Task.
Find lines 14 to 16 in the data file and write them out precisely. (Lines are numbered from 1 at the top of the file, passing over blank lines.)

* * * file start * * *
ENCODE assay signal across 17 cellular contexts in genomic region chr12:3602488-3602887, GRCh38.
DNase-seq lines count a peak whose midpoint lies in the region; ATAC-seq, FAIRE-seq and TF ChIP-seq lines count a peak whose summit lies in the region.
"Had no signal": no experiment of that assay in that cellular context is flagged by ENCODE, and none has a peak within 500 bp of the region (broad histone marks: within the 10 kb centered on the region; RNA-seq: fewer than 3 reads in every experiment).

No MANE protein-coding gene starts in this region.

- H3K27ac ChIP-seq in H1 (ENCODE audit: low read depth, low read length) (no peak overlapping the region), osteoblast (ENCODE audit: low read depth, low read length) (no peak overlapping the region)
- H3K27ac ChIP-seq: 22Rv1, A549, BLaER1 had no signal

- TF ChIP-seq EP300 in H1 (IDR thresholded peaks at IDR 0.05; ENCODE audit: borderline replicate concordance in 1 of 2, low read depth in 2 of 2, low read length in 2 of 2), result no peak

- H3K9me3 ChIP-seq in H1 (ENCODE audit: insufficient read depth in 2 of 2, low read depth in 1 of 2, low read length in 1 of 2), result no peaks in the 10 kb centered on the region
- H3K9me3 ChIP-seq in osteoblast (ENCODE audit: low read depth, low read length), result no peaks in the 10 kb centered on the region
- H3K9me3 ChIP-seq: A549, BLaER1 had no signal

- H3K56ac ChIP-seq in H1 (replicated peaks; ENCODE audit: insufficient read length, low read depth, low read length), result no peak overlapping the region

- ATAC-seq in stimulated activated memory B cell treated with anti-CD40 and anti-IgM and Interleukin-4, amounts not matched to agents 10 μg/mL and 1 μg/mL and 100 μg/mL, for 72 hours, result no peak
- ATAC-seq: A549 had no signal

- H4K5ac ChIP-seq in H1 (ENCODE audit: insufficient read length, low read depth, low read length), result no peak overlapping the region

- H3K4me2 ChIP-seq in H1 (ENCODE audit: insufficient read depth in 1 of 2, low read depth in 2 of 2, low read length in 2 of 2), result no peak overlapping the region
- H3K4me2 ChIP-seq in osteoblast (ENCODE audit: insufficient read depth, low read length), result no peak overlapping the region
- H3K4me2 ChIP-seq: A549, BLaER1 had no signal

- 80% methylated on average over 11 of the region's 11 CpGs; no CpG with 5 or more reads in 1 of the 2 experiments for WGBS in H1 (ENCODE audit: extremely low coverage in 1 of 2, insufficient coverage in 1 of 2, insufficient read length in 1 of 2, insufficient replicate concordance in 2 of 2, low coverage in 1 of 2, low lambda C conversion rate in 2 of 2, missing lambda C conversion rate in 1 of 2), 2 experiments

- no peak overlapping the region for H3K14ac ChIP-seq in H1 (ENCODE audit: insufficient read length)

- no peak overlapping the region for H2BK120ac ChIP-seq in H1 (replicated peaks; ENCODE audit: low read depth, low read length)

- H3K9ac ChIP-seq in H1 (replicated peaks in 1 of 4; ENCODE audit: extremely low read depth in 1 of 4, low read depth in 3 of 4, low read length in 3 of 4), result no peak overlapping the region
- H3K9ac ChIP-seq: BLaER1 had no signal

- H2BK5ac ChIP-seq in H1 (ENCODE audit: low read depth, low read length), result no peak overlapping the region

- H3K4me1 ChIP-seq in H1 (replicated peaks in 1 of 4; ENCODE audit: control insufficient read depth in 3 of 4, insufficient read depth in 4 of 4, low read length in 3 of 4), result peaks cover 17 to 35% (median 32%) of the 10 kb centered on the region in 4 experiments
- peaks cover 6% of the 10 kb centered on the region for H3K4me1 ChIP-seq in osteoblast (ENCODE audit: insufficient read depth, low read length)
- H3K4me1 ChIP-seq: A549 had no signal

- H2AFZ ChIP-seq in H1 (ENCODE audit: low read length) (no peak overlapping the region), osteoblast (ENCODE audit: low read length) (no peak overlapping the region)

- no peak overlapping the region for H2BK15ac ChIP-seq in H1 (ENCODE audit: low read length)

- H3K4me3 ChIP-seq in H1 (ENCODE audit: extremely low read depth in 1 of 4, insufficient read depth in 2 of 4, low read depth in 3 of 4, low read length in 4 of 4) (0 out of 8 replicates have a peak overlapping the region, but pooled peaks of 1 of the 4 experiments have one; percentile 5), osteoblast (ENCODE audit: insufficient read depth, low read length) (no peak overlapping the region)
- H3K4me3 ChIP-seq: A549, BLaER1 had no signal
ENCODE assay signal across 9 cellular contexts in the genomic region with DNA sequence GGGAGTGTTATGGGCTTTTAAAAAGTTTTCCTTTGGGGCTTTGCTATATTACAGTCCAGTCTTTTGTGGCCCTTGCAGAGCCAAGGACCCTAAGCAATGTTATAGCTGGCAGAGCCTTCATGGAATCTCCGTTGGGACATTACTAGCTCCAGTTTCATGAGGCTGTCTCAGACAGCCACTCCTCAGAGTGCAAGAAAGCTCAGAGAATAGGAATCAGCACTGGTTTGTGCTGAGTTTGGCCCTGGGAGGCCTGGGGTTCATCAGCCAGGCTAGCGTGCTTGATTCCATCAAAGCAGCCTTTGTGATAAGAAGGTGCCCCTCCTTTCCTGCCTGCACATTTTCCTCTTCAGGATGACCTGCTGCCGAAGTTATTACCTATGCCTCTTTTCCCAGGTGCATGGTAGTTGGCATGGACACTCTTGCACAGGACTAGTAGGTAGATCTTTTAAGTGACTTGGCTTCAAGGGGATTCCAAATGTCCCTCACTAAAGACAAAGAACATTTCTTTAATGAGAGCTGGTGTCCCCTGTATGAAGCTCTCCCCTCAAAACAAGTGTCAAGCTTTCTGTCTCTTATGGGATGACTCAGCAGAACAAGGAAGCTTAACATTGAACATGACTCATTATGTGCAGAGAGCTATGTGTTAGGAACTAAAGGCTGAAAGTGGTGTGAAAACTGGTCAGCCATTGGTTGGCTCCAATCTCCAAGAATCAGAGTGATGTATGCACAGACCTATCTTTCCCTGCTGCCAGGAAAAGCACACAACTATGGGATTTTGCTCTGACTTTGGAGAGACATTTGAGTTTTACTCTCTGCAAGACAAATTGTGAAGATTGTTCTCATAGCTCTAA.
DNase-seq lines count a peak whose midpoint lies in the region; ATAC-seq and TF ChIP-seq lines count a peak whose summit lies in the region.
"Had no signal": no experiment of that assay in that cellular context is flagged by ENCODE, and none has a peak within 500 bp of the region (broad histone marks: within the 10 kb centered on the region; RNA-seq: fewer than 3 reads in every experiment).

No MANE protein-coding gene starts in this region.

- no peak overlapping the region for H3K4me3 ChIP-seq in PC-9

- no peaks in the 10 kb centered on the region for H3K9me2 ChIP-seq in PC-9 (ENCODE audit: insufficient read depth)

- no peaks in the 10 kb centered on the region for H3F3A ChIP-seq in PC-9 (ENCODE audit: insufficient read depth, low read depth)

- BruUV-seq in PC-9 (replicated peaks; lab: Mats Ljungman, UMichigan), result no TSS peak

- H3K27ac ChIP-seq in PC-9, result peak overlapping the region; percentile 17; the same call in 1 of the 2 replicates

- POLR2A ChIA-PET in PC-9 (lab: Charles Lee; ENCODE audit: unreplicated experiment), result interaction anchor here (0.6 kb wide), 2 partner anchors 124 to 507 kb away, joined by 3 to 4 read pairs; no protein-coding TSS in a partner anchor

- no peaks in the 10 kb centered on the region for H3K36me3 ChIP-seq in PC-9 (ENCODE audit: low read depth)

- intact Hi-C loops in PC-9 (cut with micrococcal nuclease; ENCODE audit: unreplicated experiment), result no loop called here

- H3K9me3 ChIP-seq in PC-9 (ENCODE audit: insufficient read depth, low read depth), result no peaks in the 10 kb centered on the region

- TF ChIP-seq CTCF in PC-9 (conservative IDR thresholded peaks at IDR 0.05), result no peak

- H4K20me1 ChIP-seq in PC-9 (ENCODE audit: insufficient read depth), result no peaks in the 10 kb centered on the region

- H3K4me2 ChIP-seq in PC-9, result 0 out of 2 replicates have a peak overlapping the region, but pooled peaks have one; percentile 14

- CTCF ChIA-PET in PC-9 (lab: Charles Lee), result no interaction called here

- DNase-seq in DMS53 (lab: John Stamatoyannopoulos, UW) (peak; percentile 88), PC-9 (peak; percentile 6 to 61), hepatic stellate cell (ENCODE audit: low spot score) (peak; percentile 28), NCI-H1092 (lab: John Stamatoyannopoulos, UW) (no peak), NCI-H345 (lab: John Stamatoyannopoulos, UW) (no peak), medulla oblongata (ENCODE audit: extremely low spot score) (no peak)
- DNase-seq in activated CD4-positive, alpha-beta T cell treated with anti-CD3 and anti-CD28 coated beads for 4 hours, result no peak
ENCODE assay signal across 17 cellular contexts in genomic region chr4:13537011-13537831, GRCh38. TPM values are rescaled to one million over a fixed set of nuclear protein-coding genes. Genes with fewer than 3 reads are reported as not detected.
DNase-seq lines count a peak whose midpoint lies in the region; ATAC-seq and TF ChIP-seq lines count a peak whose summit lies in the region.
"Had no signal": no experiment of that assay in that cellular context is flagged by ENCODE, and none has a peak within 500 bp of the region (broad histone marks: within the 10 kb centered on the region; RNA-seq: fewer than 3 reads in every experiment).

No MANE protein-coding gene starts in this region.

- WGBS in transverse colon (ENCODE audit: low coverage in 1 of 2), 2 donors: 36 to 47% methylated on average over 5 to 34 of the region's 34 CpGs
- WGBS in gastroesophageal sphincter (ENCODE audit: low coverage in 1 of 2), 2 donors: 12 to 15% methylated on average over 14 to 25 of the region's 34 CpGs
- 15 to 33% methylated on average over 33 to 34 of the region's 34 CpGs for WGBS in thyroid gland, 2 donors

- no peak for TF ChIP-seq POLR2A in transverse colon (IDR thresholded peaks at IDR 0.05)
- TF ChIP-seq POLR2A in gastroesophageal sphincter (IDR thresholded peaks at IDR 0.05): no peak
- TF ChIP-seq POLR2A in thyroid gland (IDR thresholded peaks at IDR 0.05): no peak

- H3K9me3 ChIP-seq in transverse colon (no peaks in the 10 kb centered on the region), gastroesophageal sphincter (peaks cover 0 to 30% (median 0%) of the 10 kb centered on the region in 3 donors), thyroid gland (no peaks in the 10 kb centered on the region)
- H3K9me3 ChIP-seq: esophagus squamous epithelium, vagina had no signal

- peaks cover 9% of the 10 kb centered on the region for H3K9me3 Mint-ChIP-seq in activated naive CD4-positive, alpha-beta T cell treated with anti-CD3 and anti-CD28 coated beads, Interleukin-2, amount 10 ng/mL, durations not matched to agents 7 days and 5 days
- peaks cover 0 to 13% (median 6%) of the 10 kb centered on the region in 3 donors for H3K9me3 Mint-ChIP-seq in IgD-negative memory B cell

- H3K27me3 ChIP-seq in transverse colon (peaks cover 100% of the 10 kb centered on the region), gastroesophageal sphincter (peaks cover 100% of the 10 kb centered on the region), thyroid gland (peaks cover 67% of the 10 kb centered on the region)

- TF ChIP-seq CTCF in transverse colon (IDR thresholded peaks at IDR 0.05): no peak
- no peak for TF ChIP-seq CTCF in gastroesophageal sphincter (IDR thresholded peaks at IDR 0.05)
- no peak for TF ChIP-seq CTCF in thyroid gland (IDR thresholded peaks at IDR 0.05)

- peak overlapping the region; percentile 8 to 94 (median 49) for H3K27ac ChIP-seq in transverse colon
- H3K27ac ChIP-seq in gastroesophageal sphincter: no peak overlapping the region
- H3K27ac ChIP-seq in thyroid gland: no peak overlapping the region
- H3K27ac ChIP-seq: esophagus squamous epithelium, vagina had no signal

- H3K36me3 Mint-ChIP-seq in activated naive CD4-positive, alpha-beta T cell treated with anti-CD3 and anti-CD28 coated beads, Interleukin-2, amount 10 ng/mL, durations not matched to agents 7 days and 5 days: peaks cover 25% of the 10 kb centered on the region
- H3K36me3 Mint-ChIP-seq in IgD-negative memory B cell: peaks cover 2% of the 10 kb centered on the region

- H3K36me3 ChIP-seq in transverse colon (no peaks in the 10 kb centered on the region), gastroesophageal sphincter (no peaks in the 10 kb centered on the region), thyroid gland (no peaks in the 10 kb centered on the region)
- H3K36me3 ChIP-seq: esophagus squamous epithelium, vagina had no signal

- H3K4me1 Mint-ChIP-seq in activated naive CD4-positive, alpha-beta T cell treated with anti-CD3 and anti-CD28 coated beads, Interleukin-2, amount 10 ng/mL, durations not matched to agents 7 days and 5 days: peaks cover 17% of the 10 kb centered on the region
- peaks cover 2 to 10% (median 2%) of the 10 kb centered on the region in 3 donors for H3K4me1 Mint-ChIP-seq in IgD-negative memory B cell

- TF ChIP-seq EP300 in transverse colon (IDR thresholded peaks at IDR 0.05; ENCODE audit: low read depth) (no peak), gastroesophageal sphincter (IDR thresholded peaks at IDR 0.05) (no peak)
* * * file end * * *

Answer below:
- H4K5ac ChIP-seq in H1 (ENCODE audit: insufficient read length, low read depth, low read length), result no peak overlapping the region

- H3K4me2 ChIP-seq in H1 (ENCODE audit: insufficient read depth in 1 of 2, low read depth in 2 of 2, low read length in 2 of 2), result no peak overlapping the region
- H3K4me2 ChIP-seq in osteoblast (ENCODE audit: insufficient read depth, low read length), result no peak overlapping the region